During college, while exhausting my pop/prog phase, I felt drawn toward jazz. The things I found — mid ’60s post-bop, or ’80s smooth jazz — were enjoyable enough but didn’t deliver the “complexity” I’d been promised by the critics. Not that I could perceive all the harmonies and polyrhythms in there, but it wasn’t the kind of music I was looking for. I wanted something more.
I started consciously listening to college radio again. I’d done this in high school, to stun myself with the brutality of hardcore punk (discovering Squeeze, of all bands, along the way) but now started searching the dial for the more opaque, abstract music I knew college stations played.
During one of these midnight radio binges, some station played “Bloodcount” by, confusingly enough, Tim Berne‘s Bloodcount. I was mesmerized. I wanted to hear more. I walked into Tower Records — which, even as late as 1996, was still carrying plenty of worthwhile titles — and amazingly found the exact album, Low Life, on the shelves. I bought it and listened through. And it was near the end, during a particularly jumping, tangly written passage followed by a stunning Jim Black solo, that I knew I wasn’t just kidding myself into liking this music. I’d found a new home.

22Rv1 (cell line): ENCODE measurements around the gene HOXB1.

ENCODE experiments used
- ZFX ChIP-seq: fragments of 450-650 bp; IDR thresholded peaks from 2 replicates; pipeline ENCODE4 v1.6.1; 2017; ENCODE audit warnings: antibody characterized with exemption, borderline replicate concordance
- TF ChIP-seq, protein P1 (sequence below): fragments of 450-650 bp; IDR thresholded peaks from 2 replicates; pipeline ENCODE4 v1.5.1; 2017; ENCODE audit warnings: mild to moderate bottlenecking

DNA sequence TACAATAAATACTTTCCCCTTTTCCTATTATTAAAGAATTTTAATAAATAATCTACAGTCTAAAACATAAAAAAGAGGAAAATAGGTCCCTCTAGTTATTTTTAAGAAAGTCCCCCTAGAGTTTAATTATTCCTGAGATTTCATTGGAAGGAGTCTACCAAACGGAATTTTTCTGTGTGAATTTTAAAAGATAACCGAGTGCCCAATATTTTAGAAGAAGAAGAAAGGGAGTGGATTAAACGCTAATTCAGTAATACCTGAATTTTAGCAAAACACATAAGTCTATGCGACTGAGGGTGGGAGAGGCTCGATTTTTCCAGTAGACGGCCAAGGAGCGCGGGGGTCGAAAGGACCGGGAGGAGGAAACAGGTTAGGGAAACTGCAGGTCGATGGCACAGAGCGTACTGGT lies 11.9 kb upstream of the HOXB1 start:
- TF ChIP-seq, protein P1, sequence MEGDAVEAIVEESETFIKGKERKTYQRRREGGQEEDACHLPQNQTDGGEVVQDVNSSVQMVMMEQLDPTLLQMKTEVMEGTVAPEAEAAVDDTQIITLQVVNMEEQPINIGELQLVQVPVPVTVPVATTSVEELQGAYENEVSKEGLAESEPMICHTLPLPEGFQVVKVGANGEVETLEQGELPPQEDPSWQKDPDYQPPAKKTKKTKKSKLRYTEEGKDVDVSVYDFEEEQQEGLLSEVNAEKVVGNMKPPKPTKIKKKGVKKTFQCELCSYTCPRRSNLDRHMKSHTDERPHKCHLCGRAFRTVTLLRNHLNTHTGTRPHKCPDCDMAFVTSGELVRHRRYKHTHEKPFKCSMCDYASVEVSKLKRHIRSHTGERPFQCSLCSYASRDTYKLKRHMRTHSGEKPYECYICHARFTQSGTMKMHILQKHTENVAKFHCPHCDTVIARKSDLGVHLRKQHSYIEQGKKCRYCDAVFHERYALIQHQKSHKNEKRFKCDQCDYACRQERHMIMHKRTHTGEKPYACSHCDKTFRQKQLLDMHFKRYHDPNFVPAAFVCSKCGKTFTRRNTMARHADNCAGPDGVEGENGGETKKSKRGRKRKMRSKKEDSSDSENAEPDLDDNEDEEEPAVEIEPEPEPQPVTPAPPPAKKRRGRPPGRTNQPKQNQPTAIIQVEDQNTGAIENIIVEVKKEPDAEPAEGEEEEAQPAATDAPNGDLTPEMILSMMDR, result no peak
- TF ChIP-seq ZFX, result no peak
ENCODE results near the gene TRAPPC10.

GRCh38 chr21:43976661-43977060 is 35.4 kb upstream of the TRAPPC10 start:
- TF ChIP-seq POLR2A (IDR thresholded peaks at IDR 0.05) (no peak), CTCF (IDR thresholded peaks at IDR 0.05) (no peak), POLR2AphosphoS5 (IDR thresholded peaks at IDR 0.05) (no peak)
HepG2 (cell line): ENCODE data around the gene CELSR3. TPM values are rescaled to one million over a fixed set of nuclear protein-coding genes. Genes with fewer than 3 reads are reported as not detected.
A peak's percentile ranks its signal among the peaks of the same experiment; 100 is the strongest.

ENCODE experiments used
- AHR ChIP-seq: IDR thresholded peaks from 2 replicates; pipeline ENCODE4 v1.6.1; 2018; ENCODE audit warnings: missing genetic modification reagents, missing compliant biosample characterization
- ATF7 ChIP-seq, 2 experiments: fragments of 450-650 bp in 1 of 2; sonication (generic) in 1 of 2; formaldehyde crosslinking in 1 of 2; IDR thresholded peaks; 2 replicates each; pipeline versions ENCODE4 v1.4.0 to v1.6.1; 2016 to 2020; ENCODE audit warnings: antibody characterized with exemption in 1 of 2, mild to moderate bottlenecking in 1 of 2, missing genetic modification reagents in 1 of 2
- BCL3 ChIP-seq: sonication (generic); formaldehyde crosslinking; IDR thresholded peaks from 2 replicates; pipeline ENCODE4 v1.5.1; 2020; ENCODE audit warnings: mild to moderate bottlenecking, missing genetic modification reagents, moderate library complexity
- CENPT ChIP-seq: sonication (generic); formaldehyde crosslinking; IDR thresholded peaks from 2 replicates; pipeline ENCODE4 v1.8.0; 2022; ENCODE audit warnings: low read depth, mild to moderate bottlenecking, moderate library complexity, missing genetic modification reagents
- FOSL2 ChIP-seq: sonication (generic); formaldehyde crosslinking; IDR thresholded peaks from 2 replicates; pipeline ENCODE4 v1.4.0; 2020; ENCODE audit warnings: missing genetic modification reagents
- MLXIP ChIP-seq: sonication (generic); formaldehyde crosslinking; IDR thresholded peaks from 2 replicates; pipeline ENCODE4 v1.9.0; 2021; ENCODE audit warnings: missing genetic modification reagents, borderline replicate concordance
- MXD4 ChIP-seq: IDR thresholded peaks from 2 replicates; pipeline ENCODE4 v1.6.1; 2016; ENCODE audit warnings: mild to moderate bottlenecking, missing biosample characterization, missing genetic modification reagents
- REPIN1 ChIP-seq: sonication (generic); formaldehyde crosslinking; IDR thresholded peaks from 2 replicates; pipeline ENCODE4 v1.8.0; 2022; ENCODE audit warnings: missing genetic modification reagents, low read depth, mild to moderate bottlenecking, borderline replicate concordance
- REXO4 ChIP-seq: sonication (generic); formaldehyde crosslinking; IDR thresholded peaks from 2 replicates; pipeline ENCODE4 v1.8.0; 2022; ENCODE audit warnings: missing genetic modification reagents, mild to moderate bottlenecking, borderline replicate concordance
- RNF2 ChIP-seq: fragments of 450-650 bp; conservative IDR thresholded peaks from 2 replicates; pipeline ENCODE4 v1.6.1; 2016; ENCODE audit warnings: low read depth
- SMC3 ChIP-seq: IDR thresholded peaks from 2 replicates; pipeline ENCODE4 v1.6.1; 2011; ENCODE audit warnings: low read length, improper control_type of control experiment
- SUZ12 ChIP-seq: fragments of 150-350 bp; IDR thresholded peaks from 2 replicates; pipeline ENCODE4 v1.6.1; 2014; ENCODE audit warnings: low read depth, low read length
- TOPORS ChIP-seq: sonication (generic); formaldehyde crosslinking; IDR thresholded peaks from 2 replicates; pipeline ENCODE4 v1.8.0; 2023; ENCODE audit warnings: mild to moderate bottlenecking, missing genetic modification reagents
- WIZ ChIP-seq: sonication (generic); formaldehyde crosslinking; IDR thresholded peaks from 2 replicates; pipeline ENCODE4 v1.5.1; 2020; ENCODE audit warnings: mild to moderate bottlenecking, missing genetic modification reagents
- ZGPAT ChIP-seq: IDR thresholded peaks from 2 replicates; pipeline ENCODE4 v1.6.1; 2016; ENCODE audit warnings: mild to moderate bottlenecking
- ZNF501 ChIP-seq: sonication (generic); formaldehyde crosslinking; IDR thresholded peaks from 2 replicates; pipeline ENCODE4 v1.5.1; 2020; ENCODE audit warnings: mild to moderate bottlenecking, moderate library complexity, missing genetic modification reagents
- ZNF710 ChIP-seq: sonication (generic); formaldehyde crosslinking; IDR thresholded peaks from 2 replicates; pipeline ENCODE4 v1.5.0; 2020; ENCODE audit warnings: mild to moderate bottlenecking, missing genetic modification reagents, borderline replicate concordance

Why do I do the radio show, then? Why this blog? It’s not because I’m expecting to convert the masses. No, it’s because when I decided I wanted to seek out this music, it was there for me. And I want to help it be there for the next person who comes looking.